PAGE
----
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Faculty and staff from University of Delaware and universities across the nation attended the first-of-its-kind meeting.
By Michael Morris, SNF Ithaca Initiative Graduate Fellow and Chelsia Douglas, Whittington Graduate Fellow
On October 22, 2021, the Stavros Niarchos Foundation (SNF) Ithaca Initiative of the Joseph R. Biden, Jr. School of Public Policy and Administration convened a first-of-its-kind national summit of scholars at the University of Delaware.
Focused on the topic of “bringing civility to college campuses and beyond," the meeting was an opportunity for the newly established SNF Ithaca Initiative at the Biden School to introduce itself as a leader and collaborative partner in the field of civil discourse, as well as facilitate conversation, collaboration and relationships with fellow institutions who share the SNF Ithaca Initiative mission of promoting civil discourse as a way of sustaining and preserving democracy.
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Biden Institute Chair Valerie Biden Owens and University of Pennsylvania SNF Paideia Executive Director Leah Seppanen Anderson.
The event opened with remarks from campus leaders reflecting on the significance of the day, including University President Dennis Assanis, who shared his hope that building civil discourse skills would soon be part of the curriculum for all UD students, and Chair of the Biden Institute Valerie Biden Owens, who said, “Universities have the power to shape the next generation of thought-leaders and policy makers"—a belief she noted as sharing with her brother, President Biden. SNF Ithaca Initiative Faculty Director Philip Barnes also offered an anecdote in which the future president had previously charged the Biden School faculty with guiding students to elevate the level of national discourse.
Biden School Dean Maria Aristigueta.
Other UD attendees included administrators, faculty and staff from the Biden School, Biden Institute, Department of Communications and Center for Political Communication, who met with representatives from American University, Colgate University, Florida International University, Georgetown University, Kansas State University, and University of New Hampshire, as well as SNF partners Johns Hopkins University's SNF Agora Institute and University of Pennsylvania's SNF Paideia Program. Together, participants shared current and future plans for conducting civil discourse education and programming on their campuses—from seminars to discussion forums and special events—all aimed at engaging students and their respective campus communities in the civility effort.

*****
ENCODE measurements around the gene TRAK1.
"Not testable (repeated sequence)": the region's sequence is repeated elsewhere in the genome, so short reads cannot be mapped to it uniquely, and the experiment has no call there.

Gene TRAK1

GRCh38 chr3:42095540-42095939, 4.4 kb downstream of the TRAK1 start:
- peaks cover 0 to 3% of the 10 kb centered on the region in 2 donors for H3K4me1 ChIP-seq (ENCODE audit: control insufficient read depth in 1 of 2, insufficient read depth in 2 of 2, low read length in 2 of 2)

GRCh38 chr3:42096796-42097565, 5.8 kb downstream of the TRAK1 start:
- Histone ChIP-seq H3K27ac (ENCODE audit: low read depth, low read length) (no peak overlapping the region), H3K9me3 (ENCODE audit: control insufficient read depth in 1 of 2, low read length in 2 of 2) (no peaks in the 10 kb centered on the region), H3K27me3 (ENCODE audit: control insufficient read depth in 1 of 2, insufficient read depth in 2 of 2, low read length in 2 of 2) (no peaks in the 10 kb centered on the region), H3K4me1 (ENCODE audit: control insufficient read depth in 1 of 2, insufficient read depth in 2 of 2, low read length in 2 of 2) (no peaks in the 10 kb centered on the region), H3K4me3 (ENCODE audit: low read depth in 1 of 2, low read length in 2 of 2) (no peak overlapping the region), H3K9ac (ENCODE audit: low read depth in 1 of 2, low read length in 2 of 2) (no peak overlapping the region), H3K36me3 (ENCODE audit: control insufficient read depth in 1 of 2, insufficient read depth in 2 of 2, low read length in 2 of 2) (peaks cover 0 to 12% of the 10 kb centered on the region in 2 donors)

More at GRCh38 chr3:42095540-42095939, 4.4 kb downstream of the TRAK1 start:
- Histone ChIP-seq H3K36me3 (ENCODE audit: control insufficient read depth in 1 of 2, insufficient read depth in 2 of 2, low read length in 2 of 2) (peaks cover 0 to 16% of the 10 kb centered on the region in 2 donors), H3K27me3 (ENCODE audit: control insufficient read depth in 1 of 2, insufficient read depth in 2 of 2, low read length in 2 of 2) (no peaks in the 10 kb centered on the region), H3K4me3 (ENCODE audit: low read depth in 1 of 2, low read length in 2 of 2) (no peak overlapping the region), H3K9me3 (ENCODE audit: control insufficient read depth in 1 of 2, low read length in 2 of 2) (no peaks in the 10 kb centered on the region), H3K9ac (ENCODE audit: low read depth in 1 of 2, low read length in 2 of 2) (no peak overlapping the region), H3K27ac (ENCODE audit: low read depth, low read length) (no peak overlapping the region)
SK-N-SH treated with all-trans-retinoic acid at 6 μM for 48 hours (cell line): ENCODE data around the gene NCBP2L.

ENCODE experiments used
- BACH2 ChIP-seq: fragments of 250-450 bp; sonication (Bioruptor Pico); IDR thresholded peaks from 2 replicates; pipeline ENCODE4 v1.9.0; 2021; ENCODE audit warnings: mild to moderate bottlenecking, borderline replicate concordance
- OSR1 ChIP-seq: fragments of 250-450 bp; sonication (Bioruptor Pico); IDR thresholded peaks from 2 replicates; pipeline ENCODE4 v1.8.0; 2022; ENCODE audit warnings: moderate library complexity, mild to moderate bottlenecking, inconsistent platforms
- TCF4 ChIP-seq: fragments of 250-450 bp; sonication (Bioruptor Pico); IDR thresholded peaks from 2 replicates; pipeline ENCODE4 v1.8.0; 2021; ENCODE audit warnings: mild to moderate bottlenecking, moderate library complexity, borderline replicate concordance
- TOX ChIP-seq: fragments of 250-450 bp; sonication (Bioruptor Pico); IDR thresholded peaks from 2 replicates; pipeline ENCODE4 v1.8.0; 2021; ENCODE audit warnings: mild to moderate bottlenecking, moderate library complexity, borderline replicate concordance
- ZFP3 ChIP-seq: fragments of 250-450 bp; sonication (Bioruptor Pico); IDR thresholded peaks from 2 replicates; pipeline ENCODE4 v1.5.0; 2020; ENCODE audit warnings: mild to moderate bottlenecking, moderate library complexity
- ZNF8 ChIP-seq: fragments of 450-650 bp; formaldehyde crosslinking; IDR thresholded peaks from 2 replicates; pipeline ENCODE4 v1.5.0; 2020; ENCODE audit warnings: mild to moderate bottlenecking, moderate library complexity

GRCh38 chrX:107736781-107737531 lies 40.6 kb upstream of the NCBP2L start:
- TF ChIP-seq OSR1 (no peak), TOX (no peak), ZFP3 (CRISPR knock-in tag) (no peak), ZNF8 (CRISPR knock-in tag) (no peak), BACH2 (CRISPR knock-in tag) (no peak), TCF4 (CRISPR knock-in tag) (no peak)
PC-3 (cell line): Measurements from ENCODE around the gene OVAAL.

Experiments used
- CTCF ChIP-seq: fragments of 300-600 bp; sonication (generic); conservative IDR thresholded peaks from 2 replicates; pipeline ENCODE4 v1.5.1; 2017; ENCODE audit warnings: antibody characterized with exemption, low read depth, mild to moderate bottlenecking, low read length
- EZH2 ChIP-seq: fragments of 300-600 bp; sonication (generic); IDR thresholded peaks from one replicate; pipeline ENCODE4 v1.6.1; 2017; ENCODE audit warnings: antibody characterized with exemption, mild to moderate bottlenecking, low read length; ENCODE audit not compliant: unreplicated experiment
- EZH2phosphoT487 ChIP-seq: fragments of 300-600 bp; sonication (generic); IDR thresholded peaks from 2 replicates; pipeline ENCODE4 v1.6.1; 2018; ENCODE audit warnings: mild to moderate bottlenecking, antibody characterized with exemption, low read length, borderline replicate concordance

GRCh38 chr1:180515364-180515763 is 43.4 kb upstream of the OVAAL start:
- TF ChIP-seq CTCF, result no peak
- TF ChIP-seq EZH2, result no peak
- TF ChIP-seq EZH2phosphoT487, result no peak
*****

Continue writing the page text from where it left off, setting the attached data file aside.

The dialogue encompassed several topics and challenges, including convening and balancing differences, maneuvering threats to academic freedom and student expression, organizing curricula, program and performance management and cultivating citizenship. One focus was on how the value of civil discourse initiatives could be demonstrated to students, both by providing a record or credential for those who invested time and energy into building their skills, and by measuring and reporting the value and outcomes of having those skills.
Renee Guarriello Heath, co-director of the Civil Discourse Lab at the University of New Hampshire, discussed her current research involving interviews with alumni who speak extensively about the value they find in applying the civil discourse skills they gained to their careers and lives after college.
University of Arizona National Institute for Civil Discourse Director Timothy Shaffer.
Timothy Shaffer, director of civic engagement and deliberative democracy for the National Institute for Civil Discourse, also shared current metrics scholars use to capture skill development in civil discourse, which include engaging in political activities, defining citizenship in communal terms and analyzing and critiquing political processes in sophisticated ways.
Another area of emphasis was the concept of civility itself, with attendees acknowledging that the term carries varying connotations, especially for historically underrepresented or oppressed monitories.
“Civil discourse is about being generous in one's openness to ideas, but that generosity is not equally burdensome," noted Lara Schwartz, former civil rights lawyer and founding director of American University's Project on Civil Discourse. A reminder echoed by Ian MacMullen, political theorist from the University of Pennsylvania's SNF Paideia Program, who regarded civil discourse as “one tool in the toolbox" of democracy, for which educating students on how and when to use is key.
The event concluded with participants agreeing to take part in similar meetings, both in person and virtually, with coordination from Barnes and Executive Director of the Biden Institute Catherine McLaughlin, to allow for a continual exchange of plans and ideas among the group going forward.